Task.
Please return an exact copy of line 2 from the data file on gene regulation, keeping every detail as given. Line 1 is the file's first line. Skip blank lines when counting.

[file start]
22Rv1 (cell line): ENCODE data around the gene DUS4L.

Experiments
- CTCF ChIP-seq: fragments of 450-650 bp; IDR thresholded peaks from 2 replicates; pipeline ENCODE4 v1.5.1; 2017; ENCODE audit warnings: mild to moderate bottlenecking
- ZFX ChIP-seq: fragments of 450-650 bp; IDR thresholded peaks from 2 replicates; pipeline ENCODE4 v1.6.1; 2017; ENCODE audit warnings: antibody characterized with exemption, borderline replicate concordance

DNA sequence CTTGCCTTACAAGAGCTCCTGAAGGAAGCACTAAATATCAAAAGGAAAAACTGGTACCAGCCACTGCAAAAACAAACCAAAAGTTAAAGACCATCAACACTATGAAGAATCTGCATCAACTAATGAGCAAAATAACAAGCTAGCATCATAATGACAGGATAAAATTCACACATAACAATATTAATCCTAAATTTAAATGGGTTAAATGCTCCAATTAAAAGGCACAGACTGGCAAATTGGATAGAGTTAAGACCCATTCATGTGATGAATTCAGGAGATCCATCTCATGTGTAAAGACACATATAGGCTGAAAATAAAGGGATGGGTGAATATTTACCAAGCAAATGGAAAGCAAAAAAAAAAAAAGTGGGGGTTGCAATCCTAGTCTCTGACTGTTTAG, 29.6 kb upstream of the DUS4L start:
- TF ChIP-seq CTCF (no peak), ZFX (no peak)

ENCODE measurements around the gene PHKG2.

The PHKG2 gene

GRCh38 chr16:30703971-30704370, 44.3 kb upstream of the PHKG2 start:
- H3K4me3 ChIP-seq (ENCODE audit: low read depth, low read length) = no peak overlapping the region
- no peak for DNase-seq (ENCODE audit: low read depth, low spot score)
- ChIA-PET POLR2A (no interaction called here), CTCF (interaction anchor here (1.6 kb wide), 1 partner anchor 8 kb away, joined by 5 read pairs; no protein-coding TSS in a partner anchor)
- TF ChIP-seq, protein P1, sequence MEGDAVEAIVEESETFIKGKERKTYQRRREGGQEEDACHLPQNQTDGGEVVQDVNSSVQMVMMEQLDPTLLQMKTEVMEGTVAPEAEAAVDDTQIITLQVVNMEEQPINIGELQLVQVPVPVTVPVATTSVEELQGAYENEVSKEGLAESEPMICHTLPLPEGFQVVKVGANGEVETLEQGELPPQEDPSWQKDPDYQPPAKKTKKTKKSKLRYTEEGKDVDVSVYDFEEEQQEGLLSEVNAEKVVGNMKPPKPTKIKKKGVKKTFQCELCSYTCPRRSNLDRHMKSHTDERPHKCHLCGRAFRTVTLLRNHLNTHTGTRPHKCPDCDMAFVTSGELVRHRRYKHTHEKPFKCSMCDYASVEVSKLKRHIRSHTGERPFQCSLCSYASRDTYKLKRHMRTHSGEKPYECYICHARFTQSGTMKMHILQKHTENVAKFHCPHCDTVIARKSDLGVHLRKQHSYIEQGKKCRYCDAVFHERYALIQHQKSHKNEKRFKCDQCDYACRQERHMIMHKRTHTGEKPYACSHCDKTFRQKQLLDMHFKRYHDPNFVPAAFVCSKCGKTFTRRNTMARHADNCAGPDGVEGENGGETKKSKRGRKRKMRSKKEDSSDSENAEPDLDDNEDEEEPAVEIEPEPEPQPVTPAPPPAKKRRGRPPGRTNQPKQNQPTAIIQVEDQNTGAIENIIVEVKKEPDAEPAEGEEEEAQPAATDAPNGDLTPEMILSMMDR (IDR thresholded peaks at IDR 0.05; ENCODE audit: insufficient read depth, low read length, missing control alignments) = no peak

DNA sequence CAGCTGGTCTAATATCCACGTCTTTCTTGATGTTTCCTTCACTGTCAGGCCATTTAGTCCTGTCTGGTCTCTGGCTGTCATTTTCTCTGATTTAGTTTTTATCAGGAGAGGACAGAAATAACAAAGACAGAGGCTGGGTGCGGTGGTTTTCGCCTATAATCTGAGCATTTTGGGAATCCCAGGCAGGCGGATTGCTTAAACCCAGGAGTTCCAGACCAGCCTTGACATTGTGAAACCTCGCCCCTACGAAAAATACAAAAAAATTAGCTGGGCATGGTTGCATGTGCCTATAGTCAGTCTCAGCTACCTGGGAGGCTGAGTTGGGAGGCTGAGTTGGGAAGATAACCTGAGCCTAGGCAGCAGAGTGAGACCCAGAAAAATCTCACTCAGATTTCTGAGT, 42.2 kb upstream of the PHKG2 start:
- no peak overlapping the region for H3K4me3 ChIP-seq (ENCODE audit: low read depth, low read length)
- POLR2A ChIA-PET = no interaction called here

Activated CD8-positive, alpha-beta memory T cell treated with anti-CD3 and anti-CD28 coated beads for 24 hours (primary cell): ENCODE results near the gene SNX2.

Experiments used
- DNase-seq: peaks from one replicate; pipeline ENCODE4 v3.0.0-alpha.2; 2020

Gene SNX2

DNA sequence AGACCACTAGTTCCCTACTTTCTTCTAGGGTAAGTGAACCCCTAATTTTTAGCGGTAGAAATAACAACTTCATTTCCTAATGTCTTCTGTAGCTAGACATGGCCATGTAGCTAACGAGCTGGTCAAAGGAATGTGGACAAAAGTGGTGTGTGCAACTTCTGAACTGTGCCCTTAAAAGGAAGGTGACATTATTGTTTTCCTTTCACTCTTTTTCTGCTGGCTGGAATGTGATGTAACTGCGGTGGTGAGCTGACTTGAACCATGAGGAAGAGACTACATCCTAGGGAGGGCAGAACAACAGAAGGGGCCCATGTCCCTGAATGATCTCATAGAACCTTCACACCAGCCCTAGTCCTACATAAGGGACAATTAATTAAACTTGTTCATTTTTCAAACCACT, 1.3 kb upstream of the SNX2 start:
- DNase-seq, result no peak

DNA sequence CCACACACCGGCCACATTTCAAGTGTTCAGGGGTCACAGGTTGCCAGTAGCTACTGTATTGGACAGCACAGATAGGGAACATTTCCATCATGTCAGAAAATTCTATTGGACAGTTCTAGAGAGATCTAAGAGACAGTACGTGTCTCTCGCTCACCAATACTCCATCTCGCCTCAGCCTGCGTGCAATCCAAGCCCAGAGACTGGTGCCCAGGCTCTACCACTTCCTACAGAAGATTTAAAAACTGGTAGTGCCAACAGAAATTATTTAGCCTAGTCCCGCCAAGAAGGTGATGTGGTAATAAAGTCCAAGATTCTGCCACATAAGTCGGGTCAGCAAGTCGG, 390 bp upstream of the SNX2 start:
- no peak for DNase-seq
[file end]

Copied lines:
Experiments